This study found that light exercise is beneficial to the brain, specifically the brain volume - but note that these benefits are from levels below official recommended guidelines. The US Department of Health and Human Services (HHS) 2018 Physical Activity Guidelines for Americans state that 150 or more minutes of moderate to vigorous physical activity (MVPA) per week is recommended for substantial health benefits (but they also said that "some physical activity is better than none"). In other words, get off your butt and move - any activity and exercise is better than none!

From Science News: Light, physical activity reduces brain aging

Incremental physical activity, even at light intensity, is associated with larger brain volume and healthy brain aging ...continue reading "Light Physical Activity Is Beneficial to the Brain"

The results of a recent study suggested that walking 4 hours or more a week or 2 to 3 hours of moderate physical activity may have a (slight) protective effect of reducing stroke severity in persons who get a stroke. The study, which was conducted in Sweden, found that persons who were physically more active before their stroke and were younger in age were more likely to have a mild stroke (rather than a moderate or severe stroke). This finding was an association (didn't prove it).

But ...the majority of persons participating in the study - whether they exercised or not before the stroke - had mild strokes, and a minority in all of the groups had moderate or severe strokes. 73% of physically inactive people, 85% of those with light physical activity, and 89% of  those who had engaged in moderate physical activity before their strokes had mild strokesResearchers found that light (walking or a similar activity for at least 4 hours per week) and moderate physical activity (2 to 3 hours per week) were equally beneficial. From Medical Xpress:

People who walk just 35 minutes a day may have less severe strokes

People who participate in light to moderate physical activity, such as walking at least four hours a week or swimming two to three hours a week, may have less severe strokes than people who are physically inactive, according to a study published in the September 19, 2018, online issue of Neurology, the medical journal of the American Academy of Neurology.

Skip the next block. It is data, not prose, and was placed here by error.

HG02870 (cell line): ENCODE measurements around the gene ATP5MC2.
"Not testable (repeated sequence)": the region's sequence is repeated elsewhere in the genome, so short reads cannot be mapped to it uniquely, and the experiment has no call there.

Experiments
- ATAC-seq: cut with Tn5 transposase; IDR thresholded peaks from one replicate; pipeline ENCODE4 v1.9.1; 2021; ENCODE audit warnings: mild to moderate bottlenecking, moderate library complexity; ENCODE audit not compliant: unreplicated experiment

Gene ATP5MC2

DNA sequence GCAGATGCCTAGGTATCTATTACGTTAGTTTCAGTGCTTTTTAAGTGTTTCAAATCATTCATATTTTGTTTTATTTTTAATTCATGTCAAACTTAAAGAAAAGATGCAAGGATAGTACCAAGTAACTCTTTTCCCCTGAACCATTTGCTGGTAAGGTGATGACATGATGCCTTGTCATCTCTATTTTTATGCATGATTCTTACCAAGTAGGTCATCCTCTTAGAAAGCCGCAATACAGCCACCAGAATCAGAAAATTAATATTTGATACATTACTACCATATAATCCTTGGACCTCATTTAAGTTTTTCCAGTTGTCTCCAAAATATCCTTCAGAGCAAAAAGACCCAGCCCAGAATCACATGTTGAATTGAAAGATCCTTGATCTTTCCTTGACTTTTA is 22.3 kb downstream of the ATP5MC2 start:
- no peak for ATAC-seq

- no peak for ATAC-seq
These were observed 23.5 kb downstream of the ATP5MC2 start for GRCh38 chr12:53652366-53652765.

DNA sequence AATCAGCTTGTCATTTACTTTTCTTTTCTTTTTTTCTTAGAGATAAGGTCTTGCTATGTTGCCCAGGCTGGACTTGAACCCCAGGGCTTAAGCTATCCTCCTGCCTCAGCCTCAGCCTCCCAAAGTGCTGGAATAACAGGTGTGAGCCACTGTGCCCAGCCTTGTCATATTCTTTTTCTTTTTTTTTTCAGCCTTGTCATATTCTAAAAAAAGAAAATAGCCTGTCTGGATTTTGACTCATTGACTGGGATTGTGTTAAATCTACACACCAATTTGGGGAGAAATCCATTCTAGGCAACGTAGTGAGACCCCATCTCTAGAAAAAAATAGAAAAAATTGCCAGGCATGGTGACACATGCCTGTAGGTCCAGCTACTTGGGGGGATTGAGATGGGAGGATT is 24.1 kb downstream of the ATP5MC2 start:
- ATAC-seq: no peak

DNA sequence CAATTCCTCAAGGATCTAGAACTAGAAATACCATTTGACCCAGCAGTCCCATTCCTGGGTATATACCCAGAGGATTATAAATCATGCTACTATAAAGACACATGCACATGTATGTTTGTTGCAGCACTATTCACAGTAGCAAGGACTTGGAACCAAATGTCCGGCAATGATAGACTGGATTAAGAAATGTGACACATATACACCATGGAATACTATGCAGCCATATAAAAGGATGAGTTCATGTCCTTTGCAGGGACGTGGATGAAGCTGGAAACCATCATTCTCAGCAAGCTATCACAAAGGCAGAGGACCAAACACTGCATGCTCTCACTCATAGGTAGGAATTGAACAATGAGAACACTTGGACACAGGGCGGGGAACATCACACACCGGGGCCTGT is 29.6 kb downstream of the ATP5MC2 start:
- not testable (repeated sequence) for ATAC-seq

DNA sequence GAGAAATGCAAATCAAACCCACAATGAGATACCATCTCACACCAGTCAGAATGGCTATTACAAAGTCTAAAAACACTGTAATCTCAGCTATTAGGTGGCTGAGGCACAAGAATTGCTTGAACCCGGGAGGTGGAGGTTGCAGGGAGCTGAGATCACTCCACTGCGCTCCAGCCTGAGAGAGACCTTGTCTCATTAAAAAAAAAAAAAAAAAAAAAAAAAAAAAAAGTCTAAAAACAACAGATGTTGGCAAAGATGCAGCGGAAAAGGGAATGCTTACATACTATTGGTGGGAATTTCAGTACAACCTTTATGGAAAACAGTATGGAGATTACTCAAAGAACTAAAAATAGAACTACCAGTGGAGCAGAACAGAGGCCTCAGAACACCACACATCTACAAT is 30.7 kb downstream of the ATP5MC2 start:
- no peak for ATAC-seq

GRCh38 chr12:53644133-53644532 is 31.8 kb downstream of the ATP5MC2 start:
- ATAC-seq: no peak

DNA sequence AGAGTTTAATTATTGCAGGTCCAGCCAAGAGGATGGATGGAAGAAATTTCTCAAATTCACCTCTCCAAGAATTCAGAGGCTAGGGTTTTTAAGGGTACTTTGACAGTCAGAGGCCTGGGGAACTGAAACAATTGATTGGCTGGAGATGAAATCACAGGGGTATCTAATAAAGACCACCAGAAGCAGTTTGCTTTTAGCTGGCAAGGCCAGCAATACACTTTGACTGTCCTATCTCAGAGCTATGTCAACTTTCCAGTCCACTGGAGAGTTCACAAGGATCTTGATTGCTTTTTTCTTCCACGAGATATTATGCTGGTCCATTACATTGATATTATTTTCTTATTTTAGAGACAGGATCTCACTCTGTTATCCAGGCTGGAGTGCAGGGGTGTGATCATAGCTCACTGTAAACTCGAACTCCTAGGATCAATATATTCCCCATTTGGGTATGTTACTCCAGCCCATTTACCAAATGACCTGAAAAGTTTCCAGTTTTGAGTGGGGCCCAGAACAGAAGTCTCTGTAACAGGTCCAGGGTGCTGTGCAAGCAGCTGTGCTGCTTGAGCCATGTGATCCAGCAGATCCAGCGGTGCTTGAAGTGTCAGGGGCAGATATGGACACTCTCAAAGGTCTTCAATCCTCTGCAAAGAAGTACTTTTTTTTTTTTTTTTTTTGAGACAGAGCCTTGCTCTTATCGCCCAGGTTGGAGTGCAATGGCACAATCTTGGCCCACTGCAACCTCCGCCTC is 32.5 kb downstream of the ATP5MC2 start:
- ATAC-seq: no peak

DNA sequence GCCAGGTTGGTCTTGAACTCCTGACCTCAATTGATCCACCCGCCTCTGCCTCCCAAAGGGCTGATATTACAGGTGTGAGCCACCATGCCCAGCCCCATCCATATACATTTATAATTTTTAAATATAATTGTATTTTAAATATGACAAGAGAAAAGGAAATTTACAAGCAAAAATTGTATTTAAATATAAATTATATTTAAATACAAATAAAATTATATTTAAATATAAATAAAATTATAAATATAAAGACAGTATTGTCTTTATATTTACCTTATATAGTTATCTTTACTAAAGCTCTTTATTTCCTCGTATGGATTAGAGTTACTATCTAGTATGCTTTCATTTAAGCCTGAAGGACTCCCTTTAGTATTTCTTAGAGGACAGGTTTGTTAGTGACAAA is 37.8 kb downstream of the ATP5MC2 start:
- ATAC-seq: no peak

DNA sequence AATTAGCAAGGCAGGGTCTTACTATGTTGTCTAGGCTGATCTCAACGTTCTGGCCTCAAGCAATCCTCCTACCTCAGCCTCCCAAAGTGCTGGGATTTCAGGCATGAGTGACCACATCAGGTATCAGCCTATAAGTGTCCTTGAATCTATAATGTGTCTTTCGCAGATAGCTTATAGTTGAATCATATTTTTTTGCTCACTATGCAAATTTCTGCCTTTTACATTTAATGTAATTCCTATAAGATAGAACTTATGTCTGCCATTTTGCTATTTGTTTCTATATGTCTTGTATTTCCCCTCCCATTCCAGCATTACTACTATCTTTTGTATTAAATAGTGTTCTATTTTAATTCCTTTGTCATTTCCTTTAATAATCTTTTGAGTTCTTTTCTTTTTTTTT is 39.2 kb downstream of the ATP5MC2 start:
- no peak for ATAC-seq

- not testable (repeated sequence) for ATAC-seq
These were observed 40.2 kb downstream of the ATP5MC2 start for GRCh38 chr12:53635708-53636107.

...continue reading "Could Physical Activity Reduce Stroke Severity?"

The message is clear from a recent study: older adults should get out and move, move , move (brisk walking is fine) - to lower the risk of early death. The older women engaging in the most moderate to vigorous activity had a 65% lower risk of early death during an average follow-up period of 2.3 years (when compared to the women with the least exercise).

How much exercise did the groups get? The least active had 6.8 minutes per day of moderate to vigorous exercise, and the most active had about 68 minutes/day of moderate to vigorous physical activity. The women wore a Fitbit type of device (an accelerometer) that measured their movements. Moderate to vigorous exercise was any movement that got the heart rate up a bit, made them sweat a little - and which could be brisk walking.

The study was done with older women (in their 70s), but one would think it also applies to men. Note: all-cause mortality means death from any cause (death in general). From Medscape:

Intense Exercise Tied to 65% Lower Death Risk in Older Women

Older women who engaged in the greatest amount of moderate to vigorous physical activity, such as brisk walking, were found to have a 65% lower risk of all-cause mortality compared with women who performed the least amount of such exercise, a new study reports. The researchers examined women in their early 70s in the Women's Health Study (WHS) who wore a triaxial accelerometer for 7 days to measure physical activity. The findings, by Dr I-Min Lee (Brigham and Women's Hospital, Boston, MA) and colleagues, were published November 6, 2017 in Circulation.